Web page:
Foote, C. S. (1976): Photosensitized oxidation and singlet oxygen: consequences in biological systems. In: Free Radicals and Biological Systems, vol. 2, edited by W. A. Pryor, pp. 85–133. Academic Press, New York.Google Scholar
  19. 19.
    Breton, J., and Mathis, P. (1970): Mise en evidence de l’état triplet de la chlorophylle dans des lamelles chloroplastiques. C. R. Acad. Sci. [D] (Paris) 271:1094–1096.Google Scholar
  20. 20.
    Fujimori, E., and Livingston, R. (1957): Interaction of chlorophyll in its triplet state with oxygen, carotene, etc. Nature 180:1036–1038.CrossRefGoogle Scholar
  21. 21.
    DeVault, D., and Kung, M. C. (1978): Interactions among photosynthetic antenna excited states. Photochem. Photobiol. 28:1029–1038.CrossRefGoogle Scholar
  22. 22.
    Chantrell, S. J., McAuliffe, C. A., Munn, R. W., et al. (1977): Excited states of protoporphyrin IX dimethyl ester: reaction of the triplet with carotenoids. J. Chem. Soc. [Faraday I] 73:858–865.CrossRefGoogle Scholar
  23. 23.
    Yamane, T., and Lamola, A. A. (1973): Red blood cell lysis induced by a product of singlet oxygen and cholesterol. In: Abstracts of the American Society for Photobiology, Sarasota, Florida, p. 66.Google Scholar
  24. 24.
    Kellogg, E. W., III, and Fridovich, I. (1975): Superoxide, hydrogen peroxide, and singlet oxygen in lipid peroxidation by a xanthine oxidase system. J. Biol. Chem. 250:8812–8817.PubMedGoogle Scholar
  25. 25.
    Anderson, S. M., and Krinsky, N. I. (1973): The inhibition of photosensitized oxidations in liposomes by carotenoid pigments and free radical quenchers. Fed. Proe. 32:562.Google Scholar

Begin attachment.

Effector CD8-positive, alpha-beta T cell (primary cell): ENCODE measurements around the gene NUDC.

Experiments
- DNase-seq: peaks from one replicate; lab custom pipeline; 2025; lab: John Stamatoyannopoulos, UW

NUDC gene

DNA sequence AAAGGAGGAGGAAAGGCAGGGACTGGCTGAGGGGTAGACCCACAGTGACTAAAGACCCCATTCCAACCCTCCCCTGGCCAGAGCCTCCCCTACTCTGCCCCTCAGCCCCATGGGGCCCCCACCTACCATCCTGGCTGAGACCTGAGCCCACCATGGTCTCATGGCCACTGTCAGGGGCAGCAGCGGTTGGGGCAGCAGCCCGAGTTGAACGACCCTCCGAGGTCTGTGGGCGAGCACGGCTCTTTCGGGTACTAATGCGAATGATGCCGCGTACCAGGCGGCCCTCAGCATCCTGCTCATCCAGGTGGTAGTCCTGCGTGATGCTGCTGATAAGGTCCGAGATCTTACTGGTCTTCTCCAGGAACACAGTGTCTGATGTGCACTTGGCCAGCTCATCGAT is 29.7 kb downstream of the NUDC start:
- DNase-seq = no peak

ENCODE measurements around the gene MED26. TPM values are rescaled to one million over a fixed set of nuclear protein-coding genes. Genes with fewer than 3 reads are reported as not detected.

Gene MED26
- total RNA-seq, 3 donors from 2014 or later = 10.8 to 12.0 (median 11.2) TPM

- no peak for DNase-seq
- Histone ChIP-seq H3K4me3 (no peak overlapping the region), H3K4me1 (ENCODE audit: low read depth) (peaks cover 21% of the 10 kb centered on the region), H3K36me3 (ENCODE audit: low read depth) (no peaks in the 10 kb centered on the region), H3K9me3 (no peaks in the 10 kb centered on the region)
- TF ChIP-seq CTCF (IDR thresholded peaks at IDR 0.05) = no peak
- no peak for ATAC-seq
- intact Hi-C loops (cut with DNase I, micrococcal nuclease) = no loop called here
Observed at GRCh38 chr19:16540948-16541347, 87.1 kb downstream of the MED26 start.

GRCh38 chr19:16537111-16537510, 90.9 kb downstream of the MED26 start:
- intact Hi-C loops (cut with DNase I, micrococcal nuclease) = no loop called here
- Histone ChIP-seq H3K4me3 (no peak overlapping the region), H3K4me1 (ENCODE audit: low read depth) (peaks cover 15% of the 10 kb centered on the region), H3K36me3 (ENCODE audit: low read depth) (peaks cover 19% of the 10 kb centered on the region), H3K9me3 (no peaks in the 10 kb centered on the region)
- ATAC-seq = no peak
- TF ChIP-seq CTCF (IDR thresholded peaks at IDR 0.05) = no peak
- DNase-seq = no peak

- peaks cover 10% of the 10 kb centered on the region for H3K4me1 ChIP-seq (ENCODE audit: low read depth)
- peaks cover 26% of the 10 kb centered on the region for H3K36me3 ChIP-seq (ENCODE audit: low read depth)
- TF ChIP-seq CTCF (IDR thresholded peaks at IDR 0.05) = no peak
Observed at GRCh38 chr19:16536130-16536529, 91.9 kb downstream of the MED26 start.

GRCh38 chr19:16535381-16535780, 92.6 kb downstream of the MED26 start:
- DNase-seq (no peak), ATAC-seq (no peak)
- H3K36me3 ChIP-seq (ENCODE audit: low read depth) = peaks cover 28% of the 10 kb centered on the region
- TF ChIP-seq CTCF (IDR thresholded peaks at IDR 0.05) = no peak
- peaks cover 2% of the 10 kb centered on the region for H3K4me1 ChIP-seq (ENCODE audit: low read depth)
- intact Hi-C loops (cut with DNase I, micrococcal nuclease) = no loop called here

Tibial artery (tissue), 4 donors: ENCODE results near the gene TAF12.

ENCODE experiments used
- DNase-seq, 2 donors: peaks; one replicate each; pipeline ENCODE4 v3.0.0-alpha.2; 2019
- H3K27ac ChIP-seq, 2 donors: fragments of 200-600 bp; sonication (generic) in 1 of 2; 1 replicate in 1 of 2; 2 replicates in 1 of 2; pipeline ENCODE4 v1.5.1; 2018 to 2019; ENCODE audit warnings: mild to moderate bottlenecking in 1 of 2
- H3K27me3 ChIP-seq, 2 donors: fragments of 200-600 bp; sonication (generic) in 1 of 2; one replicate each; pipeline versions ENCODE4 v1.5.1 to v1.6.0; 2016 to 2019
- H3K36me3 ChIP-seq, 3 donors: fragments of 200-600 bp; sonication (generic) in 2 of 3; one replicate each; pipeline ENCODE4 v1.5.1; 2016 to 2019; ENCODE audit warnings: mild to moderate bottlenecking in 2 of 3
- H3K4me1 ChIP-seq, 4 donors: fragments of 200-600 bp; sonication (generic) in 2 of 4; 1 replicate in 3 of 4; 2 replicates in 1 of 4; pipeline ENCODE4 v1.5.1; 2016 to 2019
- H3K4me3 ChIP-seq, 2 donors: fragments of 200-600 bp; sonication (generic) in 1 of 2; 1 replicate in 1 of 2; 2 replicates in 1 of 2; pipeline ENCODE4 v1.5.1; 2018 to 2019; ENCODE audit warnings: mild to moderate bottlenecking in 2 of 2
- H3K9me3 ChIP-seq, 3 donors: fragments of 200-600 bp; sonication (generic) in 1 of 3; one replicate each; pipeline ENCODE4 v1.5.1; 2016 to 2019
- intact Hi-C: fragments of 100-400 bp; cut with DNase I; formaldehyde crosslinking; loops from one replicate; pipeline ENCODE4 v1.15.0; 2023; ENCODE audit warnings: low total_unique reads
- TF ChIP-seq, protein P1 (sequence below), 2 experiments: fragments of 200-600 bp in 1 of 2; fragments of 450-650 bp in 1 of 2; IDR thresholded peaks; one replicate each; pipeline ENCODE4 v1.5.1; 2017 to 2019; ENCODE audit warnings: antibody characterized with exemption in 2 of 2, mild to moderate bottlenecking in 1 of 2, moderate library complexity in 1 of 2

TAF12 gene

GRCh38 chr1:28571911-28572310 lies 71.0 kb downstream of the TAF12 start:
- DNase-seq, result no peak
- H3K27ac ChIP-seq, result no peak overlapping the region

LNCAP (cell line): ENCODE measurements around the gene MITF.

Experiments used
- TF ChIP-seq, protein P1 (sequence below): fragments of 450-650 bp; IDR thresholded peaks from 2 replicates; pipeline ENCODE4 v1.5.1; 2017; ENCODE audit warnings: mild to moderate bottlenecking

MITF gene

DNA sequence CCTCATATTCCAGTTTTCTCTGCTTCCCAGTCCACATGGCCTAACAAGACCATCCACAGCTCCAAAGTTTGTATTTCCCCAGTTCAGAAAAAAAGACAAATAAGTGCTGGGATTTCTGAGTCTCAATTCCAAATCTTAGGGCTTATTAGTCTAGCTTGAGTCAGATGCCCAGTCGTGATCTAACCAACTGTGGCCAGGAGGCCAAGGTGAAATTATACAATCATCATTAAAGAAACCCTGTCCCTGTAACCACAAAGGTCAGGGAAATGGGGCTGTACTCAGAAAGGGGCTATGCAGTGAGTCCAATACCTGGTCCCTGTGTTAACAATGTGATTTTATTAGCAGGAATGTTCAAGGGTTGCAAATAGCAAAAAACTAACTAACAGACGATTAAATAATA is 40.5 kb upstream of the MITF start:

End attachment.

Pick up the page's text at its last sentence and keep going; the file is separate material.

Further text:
26. 26.
    Krinsky, N. I. (1979): Carotenoid protection against oxidation. Pure Appl. Chem. 51:649–660.CrossRefGoogle Scholar
  27. 27.
    Kautsky, H., De Bruijn, H., Neuwirth, R., et al. (1933): Energie-unwandlung an Grenzflachen. VII. Photosensibilisierte Oxydation als Wirkung eines Aktiven, metastabilen Zustandes des Sauerstoff-moleküls. Chem. Ber. 66:1588–1600.Google Scholar
  28. 28.
    Foote, C. S., and Wexler, S. (1964): Olefin oxidations with excited singlet molecular oxygen. J. Am. Chem. Soc. 86:3879–3880.CrossRefGoogle Scholar
  29. 29.
    Corey, E. J., and Taylor, W. C. (1964): Astudy of the peroxidation of organic compounds by externally generated singlet oxygen molecules. J. Am. Chem. Soc. 86:3881–3882.CrossRefGoogle Scholar
  30. 30.
    Foote, C. S., and Denny, R. W. (1968): Chemistry of singlet oxygen, VII. Quenching by β-carotene. J. Am. Chem. Soc. 90:6233–6235.CrossRefGoogle Scholar
  31. 31.
    Foote, C. S. (1979): Quenching of singlet oxygen. In: Singlet Oxygen, edited by H. H. Wasserman and R. W. Murray, pp. 139–171. Academic Press, New York.Google Scholar
  32. 32.
    Foote, C. S., Chang, Y. C., and Denny, R. W. (1970): Chemistry of singlet oxygen. X. Carotenoid quenching parallels biological protection. J. Am. Chem. Soc. 92:5216–5218.PubMedCrossRefGoogle Scholar
  33. 33.
    Claes, H. (1960): Interaction between chlorophyll and carotenes with different chromophoric groups. Biochem. Biophys. Res. Commun. 3:585–590.PubMedCrossRefGoogle Scholar
  34. 34.
    Claes, H., and Nakayama, T. O. M. (1959): Das photoxydative ausbleichen von Chlorophyll in vitro in gegenwart von Carotinen mit verschieden chromophoren Gruppen. Z. Naturforsch. 14b:746–747.Google Scholar
  35. 35.
    Mathews-Roth, M. M., Wilson, T., Fujimori, E., et al. (1974): Carotenoid chromophore length and protection against photosensitization. Photochem. Photobiol. 19:217–222.PubMedCrossRefGoogle Scholar
  36. 36.
    Mathis, P., and Kleo, J. (1973): The triplet state of ß-carotene and of analog polyenes of different length. Photochem. Photobiol. 18:343–346.CrossRefGoogle Scholar
  37. 37.
    Bensasson, R., Land, E. J., and Maudinas, B. (1976): Triplet states of carotenoids from photosynthetic bacteria studied by nanosecond ultraviolet and electron pulse irradiation. Photochem. Photobiol. 23:189–193.PubMedCrossRefGoogle Scholar
  38. 38.
    Salem, L. (1966): The Molecular Orbital Theory of Conjugated Systems, pp. 379–383. Benjamin, New York.Google Scholar
  39. 39.
    Claes, H. (1961): Energieübertrangung von angeregtem Chlorophyll auf C4O-Polyene mit verschiedenen chromophoren Gruppen. Z. Naturforsch. 16B:445–454.Google Scholar

Copyright information

© Plenum Press, New York 1982

Authors and Affiliations

  • N. I. Krinsky
    • 1
  1. 1.Department of Biochemistry and PharmacologyTufts University School of MedicineBostonUSA

Personalised recommendations